What writing system(s) does this language use?[edit | edit source]
Japanese uses three different writing systems, known as hiragana, katakana, and kanji. In some cases, Japanese people will also use the letters of the English alphabet; this is called rōmaji (literally, "Roman characters").
The bar over the "o" in the word rōmaji is called a macron. It indicates that the "o" sound should be held longer than normal when speaking the word. It doesn't change the sound of the vowel, only its length.
Hiragana and katakana are called "syllabaries" because each symbol represents a specific one-syllable sound. Although they function somewhat like an alphabet, since they can be used to "spell out" Japanese words phonetically, most of the symbols in hiragana and katakana represent a consonant-vowel pair, like "ka" or "so". Hiragana is used for native Japanese words, while katakana is used for foreign words that have been integrated into the language, like the English words "rodeo" (from Spanish) and "shampoo" (from Hindi).
|あ (a) ア||い (i) イ||う (u) ウ||え (e) エ||お (o) オ|
|か (ka) カ||き (ki) キ||く (ku) ク||け (ke) ケ||こ (ko) コ|
|さ (sa) サ||し (shi) シ||す (su) ス||せ (se) セ||そ (so) ソ|
|た (ta) タ||ち (chi) チ||つ (tsu) ツ||て (te) テ||と (to) ト|
|な (na) ナ||に (ni) ニ||ぬ (nu) ヌ||ね (ne) ネ||の (no) ノ|
|は (ha) ハ||ひ (hi) ヒ||ふ (fu) フ||へ (he) ヘ||ほ (ho) ホ|
|ま (ma) マ||み (mi) ミ||む (mu) ム||め (me) メ||も (mo) モ|
|や (ya) ヤ||*||ゆ (yu) ユ||*||よ (yo) ヨ|
|ら (ra) ラ||り (ri) リ||る (ru) ル||れ (re) レ||ろ (ro) ロ|
|わ (wa) ワ||*||*||*||を (wo) ヲ|
|ん (n) ン|
Actually, the characters for "wo" in the table are pronounced more like "o". Entries containing "*" are for sounds that are not used very often in Japanese.
Kanji are associated with particular meanings, like full words in English. Unlike the hiragana and katakana symbols, each kanji can be "read" (that is, spoken) in more than one way. In fact, most kanji have two different pronunciations: one based on spoken Japanese and one based on spoken Chinese, because the kanji characters were originally brought to Japan by Chinese monks starting in the 5th century.
Many Japanese kanji look the same as, or very similar to, the Chinese characters for the same concepts. However, some kanji have changed their appearance over time, as the Japanese and Chinese languages developed separately.
The Japanese government has designated more than 2,100 kanji for standard use; high school students in Japan must know all of the standard characters before they graduate.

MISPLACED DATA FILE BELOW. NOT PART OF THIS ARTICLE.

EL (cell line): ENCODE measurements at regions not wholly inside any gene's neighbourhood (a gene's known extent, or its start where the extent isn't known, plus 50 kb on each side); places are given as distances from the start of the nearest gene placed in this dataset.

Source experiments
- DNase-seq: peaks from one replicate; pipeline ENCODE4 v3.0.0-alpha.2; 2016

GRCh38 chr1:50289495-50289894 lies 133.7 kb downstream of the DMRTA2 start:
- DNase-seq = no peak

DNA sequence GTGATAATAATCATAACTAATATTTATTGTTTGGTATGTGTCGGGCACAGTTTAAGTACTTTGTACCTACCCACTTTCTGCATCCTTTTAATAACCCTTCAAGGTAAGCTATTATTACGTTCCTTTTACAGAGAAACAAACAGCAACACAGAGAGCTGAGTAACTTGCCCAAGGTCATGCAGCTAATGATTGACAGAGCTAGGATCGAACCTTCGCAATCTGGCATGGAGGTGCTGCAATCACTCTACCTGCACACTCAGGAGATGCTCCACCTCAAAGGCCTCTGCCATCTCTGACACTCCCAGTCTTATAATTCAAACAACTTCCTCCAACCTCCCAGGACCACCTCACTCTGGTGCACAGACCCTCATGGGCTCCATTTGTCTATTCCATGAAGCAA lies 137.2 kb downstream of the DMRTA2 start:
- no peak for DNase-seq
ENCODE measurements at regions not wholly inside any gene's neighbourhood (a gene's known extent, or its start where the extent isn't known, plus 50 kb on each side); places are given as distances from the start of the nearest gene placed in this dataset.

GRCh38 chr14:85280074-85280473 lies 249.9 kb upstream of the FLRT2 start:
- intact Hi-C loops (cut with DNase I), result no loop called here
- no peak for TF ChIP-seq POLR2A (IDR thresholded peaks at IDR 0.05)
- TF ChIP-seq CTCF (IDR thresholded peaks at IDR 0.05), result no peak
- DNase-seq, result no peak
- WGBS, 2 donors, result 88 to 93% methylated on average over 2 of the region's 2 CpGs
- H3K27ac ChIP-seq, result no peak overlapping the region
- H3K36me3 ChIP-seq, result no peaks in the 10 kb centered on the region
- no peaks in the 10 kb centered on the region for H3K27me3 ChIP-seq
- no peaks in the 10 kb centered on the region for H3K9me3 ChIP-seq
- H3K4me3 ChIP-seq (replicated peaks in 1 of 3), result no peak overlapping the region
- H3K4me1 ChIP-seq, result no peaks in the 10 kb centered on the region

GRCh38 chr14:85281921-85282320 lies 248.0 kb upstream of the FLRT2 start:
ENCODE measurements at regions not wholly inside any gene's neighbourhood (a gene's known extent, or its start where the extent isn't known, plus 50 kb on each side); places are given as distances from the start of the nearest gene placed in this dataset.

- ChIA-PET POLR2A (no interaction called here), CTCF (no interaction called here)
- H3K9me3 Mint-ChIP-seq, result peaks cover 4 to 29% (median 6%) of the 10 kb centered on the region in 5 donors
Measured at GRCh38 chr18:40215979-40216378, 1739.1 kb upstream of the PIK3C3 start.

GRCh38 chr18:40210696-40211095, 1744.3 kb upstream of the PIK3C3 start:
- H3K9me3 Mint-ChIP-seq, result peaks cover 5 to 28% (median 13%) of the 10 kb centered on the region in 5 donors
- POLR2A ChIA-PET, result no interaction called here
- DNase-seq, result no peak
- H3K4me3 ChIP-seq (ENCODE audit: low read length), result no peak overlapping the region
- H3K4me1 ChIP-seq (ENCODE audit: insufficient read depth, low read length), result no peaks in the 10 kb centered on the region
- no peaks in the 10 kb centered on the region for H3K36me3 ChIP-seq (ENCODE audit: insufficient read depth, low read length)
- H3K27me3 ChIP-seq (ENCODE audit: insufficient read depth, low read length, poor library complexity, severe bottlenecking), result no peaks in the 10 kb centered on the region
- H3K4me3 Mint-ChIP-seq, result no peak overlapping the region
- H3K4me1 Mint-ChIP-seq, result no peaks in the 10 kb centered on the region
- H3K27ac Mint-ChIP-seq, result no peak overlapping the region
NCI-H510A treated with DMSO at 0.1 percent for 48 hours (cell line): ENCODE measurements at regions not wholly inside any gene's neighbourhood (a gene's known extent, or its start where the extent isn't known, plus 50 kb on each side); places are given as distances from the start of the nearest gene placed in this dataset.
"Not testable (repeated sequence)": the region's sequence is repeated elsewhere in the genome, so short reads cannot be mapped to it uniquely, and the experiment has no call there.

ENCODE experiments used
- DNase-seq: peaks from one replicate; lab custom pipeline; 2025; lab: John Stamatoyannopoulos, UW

Romaji is the system used to write Japanese words using the Roman alphabet, like the words on this page (hiragana, katakana, kanji, romaji), and is used to help English-speaking Japanese learners learn how to read and pronounce Japanese.
How many people speak this language?[edit | edit source]
The Japanese language has 127 million native speakers, plus 1 million other speakers that learned Japanese as a second language.
Where is this language spoken?[edit | edit source]
Japanese is primarily spoken in Japan, but is also spoken in Hawaii, Guam, and other parts of the United States, mostly along the Pacific Ocean; in South America, mainly in Peru and Brazil; and on many Pacific islands.
What is the history of this language?[edit | edit source]
At first glance, it would be easy to think that Japanese is closely related to Chinese. The kanji characters were all adopted from Chinese, and the kana (hiragana and katakana) were developed from the kanji. However, Japanese is actually a very different language from Chinese. Before the 5th century, Japanese had no written form, but because of contact with China, Japan adapted the writing system of Chinese to the Japanese language.
The origins of the Japanese language itself are lost to history. Some people believe that it's related to Korean, but this is uncertain. Perhaps one day more information on the history of this language will be discovered.
[edit | edit source]
Kyokutei Bakin (1767–1848), the author of Nansō satomi hakkenden or The Legend of the Eight Dog Warriors.
Shusaku Endo (1923–1996) was a writer whose inspiration and motivation came from being a Japanese Catholic.
Koji Suzuki (b. 1957) is a writer of horror novels and short stories. Many of these have been translated into other languages, including his most famous work, Ring. Many of his books have been made into films in many languages, including English, Japanese and Korean.
What are some basic words in this language that I can learn?[edit | edit source]
- おはようございます! - Ohayō gozaimasu! - "Good morning!"
- こんにちは! - Konnichiwa! - "Good afternoon!" or "Hello!"
- さようなら! - Sayōnara! - "Good bye!"
- また明日! - Mata ashita! - "See you tomorrow!"
- はい - hai - "yes"
- いいえ - iie - "no"
- 猫 - neko - "cat"
- 犬 - inu - "dog"
- 日本 - Nihon - "Japan"
- 日本語 - Nihongo - "Japanese language"
- 月 - tsuki - "moon"
- 絵 - e - "picture"
- 愛 - ai - "love"
- 一 - ichi
- 二 - ni
- 三 - san
- 四 - yon (shi)
- 五 - go
- 六 - roku
- 七 - nana (shichi)
- 八 - hachi
- 九 - kyū
- 十 - jū
- すみません - Sumimasen - "Excuse me."
- ありがとうございます - Arigatō gozaimasu - "Thank you."
- ごめんなさい - Gomen nasai - "I'm sorry."
- 大丈夫ですか? - Daijōbu desu ka - "Are you okay?"
What is a simple song/poem/story that I can learn in this language?[edit | edit source]
|桜 桜||さくら さくら||Sakura, Sakura||Cherry Blossom|
Cherry blossoms, cherry blossoms,
Cherry blossoms, cherry blossoms,
|かえるの歌||かえる の うた||Kaeru no Uta||The Frog's Song|
かえる の うた が
Kaeru no uta ga
The frog's song
Authors and Contributing •